Leading From Behind, Again

The President’s acceptance of the current oil and gas boom as a major economic driver reminds me of the man who runs to the front of a parade and then claims to be leading it. For several years, the President employed an “all of the above” rhetoric that did not match his actions. Now, in a style reminiscent of the saying “an enemy of my enemy is my friend,” comes a late embrace of natural gas as the President advances his war on coal.

Although fourth quarter economic growth looked encouraging, overall growth for the year was anemic. Time is running out on the President to take the right actions to get the economy on the path to robust growth. The oil and gas boom is a critical driver. Making natural gas a, as the President said in his recent State of the Union address, “bridge fuel that can power our economy with less of the carbon that causes climate change” is irrelevant while his administration also takes regulatory action that imposes excessive costs on the economy and hence hurts economic growth. Gas has an important role to play in the health of our economy independent of the reasons for embracing it.

The repeated claims about carbon and climate change may play well to his base and make his science advisor happy but those claims become more detached from reality as science marches on. Repetition doesn’t create facts.

The President should get a briefing from the head of the Energy Information Administration on carbon intensity and historical trends. The US, indeed the world, has been decarbonizing for over a century and will continue to do so. Jesse Ausabel of Rockefeller University demonstrated that reality years ago. The world wide boom in shale gas production which is just beginning will ensure that trend continues.

Now that the President has embraced the oil and gas boom, his administration should take a Hippocratic Oath on energy—first do no harm. There is a legitimate role for the federal government in making sure that development takes place safely and in an environmentally friendly way. This can be accomplished by a true partnership with the oil and gas industry and recognition that industry has strong incentives to produce safely and in an environmentally sound way. A look at the record over the past five years or so demonstrates that.

There is no shortage of actions that the Administration can take. In taking them might create incentives for other businesses to conclude that it is now safe to invest some of the $2 trillion that is sitting on the sidelines, in part because the Obama administration’s industrial policy philosophy.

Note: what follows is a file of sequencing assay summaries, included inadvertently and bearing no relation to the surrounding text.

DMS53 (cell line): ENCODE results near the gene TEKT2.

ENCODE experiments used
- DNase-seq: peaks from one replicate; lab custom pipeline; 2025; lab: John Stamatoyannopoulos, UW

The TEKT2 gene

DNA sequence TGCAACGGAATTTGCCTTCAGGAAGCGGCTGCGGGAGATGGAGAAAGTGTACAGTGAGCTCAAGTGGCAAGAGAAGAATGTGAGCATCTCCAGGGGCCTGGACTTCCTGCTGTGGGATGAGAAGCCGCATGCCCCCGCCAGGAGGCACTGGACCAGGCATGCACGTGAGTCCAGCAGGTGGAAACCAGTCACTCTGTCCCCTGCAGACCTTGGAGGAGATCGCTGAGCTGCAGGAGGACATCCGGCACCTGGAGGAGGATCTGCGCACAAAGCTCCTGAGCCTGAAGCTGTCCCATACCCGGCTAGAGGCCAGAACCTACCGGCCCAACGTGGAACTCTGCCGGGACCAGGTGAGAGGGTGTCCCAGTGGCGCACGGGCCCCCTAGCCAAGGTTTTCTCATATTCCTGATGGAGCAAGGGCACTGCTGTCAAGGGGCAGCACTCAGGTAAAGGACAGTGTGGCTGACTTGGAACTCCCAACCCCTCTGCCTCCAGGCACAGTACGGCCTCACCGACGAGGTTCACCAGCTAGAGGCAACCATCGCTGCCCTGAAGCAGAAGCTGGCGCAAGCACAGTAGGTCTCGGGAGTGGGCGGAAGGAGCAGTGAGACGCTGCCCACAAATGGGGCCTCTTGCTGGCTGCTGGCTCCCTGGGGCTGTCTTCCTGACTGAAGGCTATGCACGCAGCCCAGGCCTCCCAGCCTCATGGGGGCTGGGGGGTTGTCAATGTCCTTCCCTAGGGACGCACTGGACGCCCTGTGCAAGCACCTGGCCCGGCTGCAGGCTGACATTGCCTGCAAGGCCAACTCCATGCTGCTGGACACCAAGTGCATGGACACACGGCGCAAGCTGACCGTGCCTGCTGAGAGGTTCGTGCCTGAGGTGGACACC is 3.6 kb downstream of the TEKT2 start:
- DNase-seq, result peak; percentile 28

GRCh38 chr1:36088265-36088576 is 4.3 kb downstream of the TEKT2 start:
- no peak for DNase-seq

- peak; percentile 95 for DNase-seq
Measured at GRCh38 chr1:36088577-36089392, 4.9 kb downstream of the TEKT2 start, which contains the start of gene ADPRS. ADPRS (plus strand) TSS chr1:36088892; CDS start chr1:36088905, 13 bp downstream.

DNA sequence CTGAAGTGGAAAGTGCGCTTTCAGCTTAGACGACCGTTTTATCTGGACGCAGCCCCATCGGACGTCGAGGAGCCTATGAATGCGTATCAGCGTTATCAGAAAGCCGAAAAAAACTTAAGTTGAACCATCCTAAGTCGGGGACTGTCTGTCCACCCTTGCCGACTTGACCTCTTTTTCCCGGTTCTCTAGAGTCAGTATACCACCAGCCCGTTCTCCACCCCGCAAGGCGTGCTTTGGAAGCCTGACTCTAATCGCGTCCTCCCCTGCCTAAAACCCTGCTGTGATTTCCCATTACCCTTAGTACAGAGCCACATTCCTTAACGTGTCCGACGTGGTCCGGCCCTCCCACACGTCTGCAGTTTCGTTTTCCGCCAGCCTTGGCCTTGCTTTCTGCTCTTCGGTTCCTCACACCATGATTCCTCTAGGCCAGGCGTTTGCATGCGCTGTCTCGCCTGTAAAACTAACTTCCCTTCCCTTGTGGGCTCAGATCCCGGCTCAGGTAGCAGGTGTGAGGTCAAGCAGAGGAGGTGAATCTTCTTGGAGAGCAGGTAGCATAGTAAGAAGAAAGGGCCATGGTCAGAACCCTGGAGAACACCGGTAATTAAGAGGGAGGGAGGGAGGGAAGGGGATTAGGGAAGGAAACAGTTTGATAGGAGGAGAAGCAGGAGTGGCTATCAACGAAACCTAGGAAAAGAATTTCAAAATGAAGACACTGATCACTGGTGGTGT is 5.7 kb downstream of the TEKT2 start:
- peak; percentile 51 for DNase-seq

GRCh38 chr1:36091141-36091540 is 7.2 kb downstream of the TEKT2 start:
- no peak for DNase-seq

What are some of those actions?

-Expediting federal leasing would be a good start as most of the production increases that have taken place are on private lands.

-Directing agencies to do a regulatory review to cut through red-tape, remove barriers to investment and development, and set objective criteria for cost-benefit assessments.

-Accelerating approvals of export licenses and LNG terminal plan

-Asking Congress to remove the ban on oil exports and directing the Secretary of Energy to use his authority to allow more exports.

-Approve the final leg of the Keystone pipeline.

-Make the Shale natural gas zones a true partnership with states where the federal government is primarily a source of information.

-Stop singling out the oil and gas industry for discriminatory tax proposals.

-Let renewables evolve as the technology and economic dictate by abandoning industrial policy initiatives that simply reward crony capitalists.

The natural gas market for transportation will evolve because of abundance and cost. Subsidies to accelerate it will only misallocate resources and produce unintended consequences. There are already signs that centrally fueled commercial vehicles are converting to natural gas because it makes good business sense to do so. Natural gas vehicles for personal use will take longer because of the size penalty imposed by natural gas tanks that have to be larger because natural gas is less dense than gasoline.

Proponents of natural gas for transportation can be expected to mount campaigns for infrastructure subsidies citing the chicken and egg argument. They conveniently ignore the fact that the gasoline infrastructure developed without the helping hand of taxpayer funds. So can the natural gas infrastructure. The “helping hand” of government incentives and subsidies will only make rent-seekers rich and create incentives to game the system. The market works, so let it.

This article appeared on the National Journal weblog at http://disqus.com/wokeefe/

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